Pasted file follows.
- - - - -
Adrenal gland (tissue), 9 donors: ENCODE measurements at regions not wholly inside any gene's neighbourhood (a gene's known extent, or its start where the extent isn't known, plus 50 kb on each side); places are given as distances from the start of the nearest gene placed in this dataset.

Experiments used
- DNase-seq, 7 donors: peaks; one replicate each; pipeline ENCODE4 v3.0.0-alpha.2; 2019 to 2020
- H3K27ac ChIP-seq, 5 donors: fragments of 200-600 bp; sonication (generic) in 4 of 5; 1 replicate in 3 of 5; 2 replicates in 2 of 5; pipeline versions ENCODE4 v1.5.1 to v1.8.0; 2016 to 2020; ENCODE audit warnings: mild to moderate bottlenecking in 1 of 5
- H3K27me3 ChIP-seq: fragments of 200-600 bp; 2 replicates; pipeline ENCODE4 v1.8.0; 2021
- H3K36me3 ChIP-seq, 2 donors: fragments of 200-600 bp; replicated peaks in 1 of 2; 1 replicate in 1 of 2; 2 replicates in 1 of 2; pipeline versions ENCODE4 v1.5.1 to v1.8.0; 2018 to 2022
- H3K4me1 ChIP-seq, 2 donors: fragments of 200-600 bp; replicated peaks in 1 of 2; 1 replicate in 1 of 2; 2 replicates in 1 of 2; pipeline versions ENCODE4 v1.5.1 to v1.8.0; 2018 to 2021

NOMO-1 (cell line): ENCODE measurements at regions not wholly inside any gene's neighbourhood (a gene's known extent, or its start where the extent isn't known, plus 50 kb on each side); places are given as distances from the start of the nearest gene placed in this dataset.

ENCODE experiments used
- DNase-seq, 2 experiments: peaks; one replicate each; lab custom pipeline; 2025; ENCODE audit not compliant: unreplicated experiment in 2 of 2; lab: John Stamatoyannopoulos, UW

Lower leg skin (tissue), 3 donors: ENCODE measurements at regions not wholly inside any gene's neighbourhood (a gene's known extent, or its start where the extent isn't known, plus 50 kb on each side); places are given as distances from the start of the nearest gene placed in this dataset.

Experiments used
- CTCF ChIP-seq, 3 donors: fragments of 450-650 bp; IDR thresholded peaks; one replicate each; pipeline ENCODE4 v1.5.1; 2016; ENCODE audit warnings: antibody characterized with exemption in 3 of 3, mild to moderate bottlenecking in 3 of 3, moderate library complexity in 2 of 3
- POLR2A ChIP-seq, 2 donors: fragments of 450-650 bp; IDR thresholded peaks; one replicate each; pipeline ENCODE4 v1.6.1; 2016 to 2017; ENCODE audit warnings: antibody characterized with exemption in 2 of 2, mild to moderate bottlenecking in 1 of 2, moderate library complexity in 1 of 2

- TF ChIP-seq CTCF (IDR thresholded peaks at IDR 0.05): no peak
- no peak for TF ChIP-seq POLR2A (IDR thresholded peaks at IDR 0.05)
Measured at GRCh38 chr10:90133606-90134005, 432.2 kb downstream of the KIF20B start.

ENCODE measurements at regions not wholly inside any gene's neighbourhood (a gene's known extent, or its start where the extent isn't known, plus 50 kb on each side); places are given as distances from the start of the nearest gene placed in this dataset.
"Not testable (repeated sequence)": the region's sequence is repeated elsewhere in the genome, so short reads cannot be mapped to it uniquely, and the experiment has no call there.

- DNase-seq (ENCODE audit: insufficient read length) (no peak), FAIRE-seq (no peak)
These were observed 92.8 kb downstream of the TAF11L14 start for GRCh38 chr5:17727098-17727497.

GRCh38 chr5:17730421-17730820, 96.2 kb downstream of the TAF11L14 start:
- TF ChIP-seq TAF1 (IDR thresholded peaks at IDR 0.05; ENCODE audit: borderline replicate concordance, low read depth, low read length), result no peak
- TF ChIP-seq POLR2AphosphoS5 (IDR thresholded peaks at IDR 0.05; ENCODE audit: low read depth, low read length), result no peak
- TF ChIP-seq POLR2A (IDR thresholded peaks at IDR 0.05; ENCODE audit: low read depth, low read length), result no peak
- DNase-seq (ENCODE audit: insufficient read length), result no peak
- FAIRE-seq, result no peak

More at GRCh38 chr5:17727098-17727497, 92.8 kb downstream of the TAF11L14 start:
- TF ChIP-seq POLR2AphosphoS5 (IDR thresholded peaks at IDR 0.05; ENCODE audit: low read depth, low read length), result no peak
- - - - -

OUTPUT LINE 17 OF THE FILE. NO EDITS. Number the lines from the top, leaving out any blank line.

Measured at GRCh38 chr10:90133606-90134005, 432.2 kb downstream of the KIF20B start.